Climate engineering and weather modification is another atmospheric intervention that illuminates the significance of volume for territorial management. In recent years, China has been employing both geo- and socio-engineering measures to ensure blue sky conditions, in particular for important events potentially generative of international prestige. In addition to aggressive cloud seeding prior to mega events to ensure clear skies on the day, China has also sought to shape social and economic activities, from the temporary closure of polluting factories and construction sites, to encouraging residents to stay off the streets or to leave town entirely, and to additional restrictions on personal and commercial vehicle use. If “blue sky performances” have been a useful tool for the government to achieve global legitimacy, they have also placed in sharp relief the perceived worth of the local population relative to foreign dignitaries and publics. Blueskying, Shiuh-Shen Chien writes, is thus a “pioneering concept of aggressive weather-taming through temporal restructuring and geo-engineering practices” as well as an opportunity to analyze the relationship between the state, society, and nature through the lens of volume.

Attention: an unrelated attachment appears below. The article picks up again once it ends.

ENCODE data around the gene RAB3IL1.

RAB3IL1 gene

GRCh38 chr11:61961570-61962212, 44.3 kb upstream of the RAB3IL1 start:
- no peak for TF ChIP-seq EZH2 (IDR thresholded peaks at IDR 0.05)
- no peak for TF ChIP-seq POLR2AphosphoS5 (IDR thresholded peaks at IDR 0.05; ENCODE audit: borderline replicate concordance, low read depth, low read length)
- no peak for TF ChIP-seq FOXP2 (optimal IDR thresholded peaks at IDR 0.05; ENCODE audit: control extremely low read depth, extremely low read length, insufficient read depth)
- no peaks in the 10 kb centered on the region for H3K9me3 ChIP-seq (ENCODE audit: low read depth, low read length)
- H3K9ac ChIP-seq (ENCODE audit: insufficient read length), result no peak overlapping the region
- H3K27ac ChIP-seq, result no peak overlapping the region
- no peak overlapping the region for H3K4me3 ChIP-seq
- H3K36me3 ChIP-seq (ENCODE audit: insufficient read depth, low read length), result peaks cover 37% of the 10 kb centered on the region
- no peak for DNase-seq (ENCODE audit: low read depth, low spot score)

Cultural linkages between the atmospheric and terrestrial layers are explored further in Agnieszka Joniak-Lüthi’s contribution. Looking at what one might term “cosmic jetsam”—pieces of satellites discarded and crashing onto Earth, she contrasts American and Kazakh responses, and usages, of these space debris. The crash of a piece of Russian Sputnik in Manitowoc, Wisconsin in 1962 led to the creation of the yearly Sputnikfest celebrating the 1962 event with contests such as the Ms. Space Debris Pageant, open to all “human life forms.” But whereas encounters with Russian space debris are rare in Wisconsin, in Kazakhstan and in the Russian Altai Republic, in close proximity to the Baikonur Cosmodrome,[i]such objects are a relatively common sight—Russian media estimate that over 2,500 tons of such debris have fallen in the region since the 1950s. As they impact people and animals, falling debris have raised issues of accountability. Through established norms and principles, as well as per the 1974 Convention on Registration of Objects Launched into Outer Space, while outer space is considered neutral territory, human-made objects remain the property of the launching state (Stuart 2009: 12)—in effect orbital ambulatory enclaves of sovereign territory. For Kazakhstan, both Baikonur and the space objects taking off from it are inextricably entangled in debates about the meaning of national sovereignty, and about Russia’s protracted presence in post-Soviet Central Asia.